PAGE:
Last time I looked Win10 was still offering me the 64bit Pinnacle 7010ix driver that won't work on 4Gb+ machines and the WiFi stick driver that causes instant kernel panics. Windows should NEVER automatically update drivers, the quality control on Windows Update is pathetic and drivers can render machines unusable.
Nvidia are even more of a fustercluck. I abandoned their products long ago due to the regular removal of features or hardware acceleration in new driver updates. Last Nvidia GPU had 2+ year old drivers before I binned it, they were the most recent that worked properly with my hardware. But at least I could control which version was installed, which bugs I'd be living with.
Giving back control needs to be built in to Win10, not a badly publicised patch many/most users will never hear about.
On some networks you can't received MMS without first sending one, a large number of users might quite accidentally be protected because only hackers are likely to voluntarily use MMS today. That's aiming their SMS use didn't trigger conversion of long texts to MMS though.
Wiping the MMSC,MMS proxy & MMS port APN fields *might* help, should stop it fetching any MMS body. No guarantees though and I'd bet on there being plenty of other ways to trigger stagefright badness.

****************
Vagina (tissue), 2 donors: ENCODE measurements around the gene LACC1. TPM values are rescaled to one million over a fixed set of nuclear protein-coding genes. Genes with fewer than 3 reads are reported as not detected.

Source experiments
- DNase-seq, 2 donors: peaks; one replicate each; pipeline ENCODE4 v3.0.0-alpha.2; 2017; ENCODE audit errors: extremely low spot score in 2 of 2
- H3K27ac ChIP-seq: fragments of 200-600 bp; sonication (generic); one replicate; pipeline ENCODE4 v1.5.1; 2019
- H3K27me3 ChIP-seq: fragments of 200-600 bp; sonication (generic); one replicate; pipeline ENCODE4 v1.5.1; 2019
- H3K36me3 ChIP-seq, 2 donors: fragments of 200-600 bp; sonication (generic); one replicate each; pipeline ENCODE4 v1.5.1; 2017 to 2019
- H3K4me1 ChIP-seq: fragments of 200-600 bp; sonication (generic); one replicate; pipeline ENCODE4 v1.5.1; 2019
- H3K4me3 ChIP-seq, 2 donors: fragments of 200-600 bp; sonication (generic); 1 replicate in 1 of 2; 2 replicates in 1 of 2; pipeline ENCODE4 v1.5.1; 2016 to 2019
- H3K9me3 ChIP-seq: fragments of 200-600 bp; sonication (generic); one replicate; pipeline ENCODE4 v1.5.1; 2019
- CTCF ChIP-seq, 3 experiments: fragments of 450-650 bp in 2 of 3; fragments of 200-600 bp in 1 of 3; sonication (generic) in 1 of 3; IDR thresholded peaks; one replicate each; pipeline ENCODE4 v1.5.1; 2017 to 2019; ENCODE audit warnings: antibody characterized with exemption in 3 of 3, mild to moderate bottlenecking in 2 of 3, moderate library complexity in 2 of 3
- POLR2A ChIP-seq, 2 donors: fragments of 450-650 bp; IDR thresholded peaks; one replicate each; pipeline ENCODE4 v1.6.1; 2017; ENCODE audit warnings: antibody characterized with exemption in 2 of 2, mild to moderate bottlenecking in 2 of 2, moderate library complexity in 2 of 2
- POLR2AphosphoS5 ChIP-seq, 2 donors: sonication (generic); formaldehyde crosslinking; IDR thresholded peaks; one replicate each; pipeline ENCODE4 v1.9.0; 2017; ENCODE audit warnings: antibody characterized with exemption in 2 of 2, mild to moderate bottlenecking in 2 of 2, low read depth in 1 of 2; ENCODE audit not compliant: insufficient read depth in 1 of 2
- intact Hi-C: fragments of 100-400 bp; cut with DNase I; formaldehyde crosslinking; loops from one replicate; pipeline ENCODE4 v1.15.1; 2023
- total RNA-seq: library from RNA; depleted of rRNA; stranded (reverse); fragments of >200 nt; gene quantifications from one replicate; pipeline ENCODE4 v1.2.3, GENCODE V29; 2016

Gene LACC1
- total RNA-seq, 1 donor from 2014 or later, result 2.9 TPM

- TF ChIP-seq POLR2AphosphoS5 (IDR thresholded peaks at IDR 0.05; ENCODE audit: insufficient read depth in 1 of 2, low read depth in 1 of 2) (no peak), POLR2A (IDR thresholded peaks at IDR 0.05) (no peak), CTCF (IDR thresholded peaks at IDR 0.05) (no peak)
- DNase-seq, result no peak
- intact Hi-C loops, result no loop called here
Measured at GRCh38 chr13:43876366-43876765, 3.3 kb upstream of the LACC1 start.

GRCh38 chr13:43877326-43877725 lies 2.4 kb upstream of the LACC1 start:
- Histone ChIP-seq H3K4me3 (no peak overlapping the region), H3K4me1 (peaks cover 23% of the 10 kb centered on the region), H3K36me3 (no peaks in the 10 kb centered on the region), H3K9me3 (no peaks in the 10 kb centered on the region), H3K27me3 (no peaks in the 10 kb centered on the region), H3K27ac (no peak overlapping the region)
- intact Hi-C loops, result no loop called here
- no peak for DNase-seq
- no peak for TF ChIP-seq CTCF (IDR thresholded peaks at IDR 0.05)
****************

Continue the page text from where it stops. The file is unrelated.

There's simply no excuse for carriers and device manufactures not being able to quickly push a dll update and nailing this. Wont happen without heavy handed regulation - or at least the threat of huge fines.
A hierarchical menu has multi dimensional navigation as an aid to organisation and consequently navigation, that's it's whole point. How a linear list with dividers counts as more than tokenism is a mystery, I'm scrolling the whole damn list to find the grouping my app might be in, about as half assed an effort at organisation as you can imagine.
What I want to see in every Win10 review is whether the various 3rd party fixes for crap like that work.
EDF claim lifetime (construction,operation,fuel & decomission) CO2 emissions of 11gCO2e/kWh for wind power, 16gCO2e/kWh for nuclear, against a whopping 870 for coal. PV doesn't do so well at 72 but there's a lot more available roofs near the grid ;)
Focussing exclusively on construction cost is misguided if not actively mischievous.
Well, that's one of the things that R&D (we didn't bother spending money on for the whole denialist era) was meant to address. This is the problem with fundamentalists, since they already know the answer they see no point in having alternatives.
I spend much of my day with side by side documents, wide is good. 3 monitors wide is better...